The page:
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Agroecology and industrial farming: leveling the playing field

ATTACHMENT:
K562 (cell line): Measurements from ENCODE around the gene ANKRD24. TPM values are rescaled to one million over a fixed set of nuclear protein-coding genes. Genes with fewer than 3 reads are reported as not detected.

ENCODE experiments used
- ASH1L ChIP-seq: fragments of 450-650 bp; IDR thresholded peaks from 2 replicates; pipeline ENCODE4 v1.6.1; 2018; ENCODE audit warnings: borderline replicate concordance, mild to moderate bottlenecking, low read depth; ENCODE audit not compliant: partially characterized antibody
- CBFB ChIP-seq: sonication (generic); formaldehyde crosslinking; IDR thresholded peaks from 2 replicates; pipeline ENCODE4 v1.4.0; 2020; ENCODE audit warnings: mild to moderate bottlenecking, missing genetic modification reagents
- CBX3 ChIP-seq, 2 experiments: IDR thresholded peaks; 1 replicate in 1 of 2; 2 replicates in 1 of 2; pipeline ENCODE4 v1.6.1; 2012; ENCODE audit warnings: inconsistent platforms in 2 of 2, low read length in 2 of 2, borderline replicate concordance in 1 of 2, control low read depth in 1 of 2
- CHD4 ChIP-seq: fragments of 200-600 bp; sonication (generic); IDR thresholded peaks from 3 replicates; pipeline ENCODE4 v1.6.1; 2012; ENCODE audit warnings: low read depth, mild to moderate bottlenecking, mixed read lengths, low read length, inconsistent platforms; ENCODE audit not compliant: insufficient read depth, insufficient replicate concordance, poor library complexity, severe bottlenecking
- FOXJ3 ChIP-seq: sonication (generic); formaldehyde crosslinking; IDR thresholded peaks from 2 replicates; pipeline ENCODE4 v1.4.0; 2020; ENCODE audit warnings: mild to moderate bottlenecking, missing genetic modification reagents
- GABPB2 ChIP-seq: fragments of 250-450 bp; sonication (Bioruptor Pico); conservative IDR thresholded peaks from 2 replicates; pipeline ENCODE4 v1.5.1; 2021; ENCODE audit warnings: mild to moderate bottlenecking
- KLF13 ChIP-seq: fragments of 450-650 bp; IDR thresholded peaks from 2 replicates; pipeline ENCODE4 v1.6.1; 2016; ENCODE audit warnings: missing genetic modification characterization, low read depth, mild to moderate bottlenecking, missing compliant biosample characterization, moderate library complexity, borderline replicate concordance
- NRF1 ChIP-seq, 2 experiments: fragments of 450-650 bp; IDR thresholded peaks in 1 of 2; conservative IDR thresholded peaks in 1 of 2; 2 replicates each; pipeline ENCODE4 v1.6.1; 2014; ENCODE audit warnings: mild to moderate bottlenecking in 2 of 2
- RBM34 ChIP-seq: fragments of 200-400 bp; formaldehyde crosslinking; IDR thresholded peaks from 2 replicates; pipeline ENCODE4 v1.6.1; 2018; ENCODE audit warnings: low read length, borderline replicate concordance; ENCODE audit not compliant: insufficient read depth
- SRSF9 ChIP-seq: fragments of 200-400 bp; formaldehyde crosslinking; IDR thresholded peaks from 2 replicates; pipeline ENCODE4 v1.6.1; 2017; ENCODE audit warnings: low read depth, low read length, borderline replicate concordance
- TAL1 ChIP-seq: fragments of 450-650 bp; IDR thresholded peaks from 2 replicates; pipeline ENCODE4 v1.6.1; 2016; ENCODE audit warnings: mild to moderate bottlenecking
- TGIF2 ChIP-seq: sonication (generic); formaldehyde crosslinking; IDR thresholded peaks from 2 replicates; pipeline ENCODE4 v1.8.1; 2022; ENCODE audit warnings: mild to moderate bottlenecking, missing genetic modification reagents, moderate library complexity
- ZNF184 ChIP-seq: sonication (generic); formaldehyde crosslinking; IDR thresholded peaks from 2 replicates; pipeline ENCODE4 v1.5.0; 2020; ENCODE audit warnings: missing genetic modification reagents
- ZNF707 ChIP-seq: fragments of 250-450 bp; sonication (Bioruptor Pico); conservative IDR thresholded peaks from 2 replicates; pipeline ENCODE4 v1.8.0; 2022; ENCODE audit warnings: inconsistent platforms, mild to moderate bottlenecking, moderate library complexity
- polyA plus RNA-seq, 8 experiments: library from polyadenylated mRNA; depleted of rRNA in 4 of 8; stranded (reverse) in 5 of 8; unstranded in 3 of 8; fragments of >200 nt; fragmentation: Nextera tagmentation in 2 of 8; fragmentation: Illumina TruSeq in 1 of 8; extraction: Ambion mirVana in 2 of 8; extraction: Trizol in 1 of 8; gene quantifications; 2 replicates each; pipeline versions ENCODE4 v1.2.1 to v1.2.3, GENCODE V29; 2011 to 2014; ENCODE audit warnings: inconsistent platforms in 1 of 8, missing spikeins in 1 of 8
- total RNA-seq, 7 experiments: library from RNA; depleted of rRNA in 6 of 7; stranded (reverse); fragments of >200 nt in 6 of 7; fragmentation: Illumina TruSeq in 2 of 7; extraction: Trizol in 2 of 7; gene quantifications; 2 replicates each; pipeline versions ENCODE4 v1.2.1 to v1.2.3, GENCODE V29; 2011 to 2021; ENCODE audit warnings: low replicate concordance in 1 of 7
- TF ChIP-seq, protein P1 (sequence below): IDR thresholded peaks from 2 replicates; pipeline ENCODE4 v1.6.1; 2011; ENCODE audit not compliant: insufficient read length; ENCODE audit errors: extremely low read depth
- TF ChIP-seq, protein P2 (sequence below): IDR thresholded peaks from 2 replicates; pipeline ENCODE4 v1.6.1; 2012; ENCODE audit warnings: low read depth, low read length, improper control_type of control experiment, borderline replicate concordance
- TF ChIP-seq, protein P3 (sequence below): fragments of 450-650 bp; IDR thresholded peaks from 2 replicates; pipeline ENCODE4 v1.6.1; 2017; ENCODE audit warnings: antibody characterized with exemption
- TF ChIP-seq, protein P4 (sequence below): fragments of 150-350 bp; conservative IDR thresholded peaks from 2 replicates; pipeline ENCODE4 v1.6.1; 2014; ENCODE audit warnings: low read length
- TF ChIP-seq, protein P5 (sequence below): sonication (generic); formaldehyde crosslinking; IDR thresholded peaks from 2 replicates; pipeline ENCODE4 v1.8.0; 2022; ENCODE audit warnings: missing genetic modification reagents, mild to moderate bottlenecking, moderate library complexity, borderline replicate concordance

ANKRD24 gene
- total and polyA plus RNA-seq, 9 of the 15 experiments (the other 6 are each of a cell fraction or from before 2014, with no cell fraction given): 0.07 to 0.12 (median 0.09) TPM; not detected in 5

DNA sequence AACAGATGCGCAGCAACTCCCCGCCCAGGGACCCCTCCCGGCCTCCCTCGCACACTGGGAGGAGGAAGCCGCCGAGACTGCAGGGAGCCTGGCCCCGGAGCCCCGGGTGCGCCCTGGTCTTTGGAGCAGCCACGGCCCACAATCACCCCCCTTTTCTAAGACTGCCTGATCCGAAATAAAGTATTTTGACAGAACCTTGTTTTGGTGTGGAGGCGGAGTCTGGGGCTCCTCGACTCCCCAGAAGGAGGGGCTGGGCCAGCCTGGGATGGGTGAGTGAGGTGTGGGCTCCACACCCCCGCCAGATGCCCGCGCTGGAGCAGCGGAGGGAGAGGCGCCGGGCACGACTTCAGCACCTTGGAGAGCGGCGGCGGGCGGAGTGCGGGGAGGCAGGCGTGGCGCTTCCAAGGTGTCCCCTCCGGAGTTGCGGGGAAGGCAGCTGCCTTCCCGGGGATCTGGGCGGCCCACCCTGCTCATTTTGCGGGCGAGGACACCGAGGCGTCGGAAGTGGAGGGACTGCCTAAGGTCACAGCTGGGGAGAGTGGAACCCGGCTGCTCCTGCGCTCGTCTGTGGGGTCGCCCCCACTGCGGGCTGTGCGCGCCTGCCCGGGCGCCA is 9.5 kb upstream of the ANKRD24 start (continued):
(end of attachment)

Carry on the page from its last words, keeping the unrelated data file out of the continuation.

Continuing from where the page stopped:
Driving across the United States, the landscape of genetically modified corn stretches for hundreds of miles. Same crop, same variety, same methods, even the same seed company dominates the heartland–visual proof of the dominance of industrial agriculture. (Most of this vast sea of corn is used for animal feed or ethanol production rather than for human consumption…) The same lack of biological diversity can be found in the industrial tomato fields of Florida, the vegetable fields of California and the cotton fields of the southern United States, with soy, rice, wheat and livestock also following the same pattern. The negative consequences of industrial agriculture–from climate change to antibiotic-resistant bacteria–have been extensively documented. Agroecology, the “cleaner and greener” alternative to industrial agriculture, has also been extensively documented. Contrary to popular belief (and to a lot of industrial propaganda) agroecological methods can be just as productive as industrial methods. While a few techniques have crossed the agroecological-industrial divide, they rarely challenge the monoculture mantra. Most large-scale farmers in the United States are locked-in to the markets of industrial agriculture and are reluctant to make sweeping changes to their farming system. Over the last century chemicals and big machinery have replaced millions of workers. […]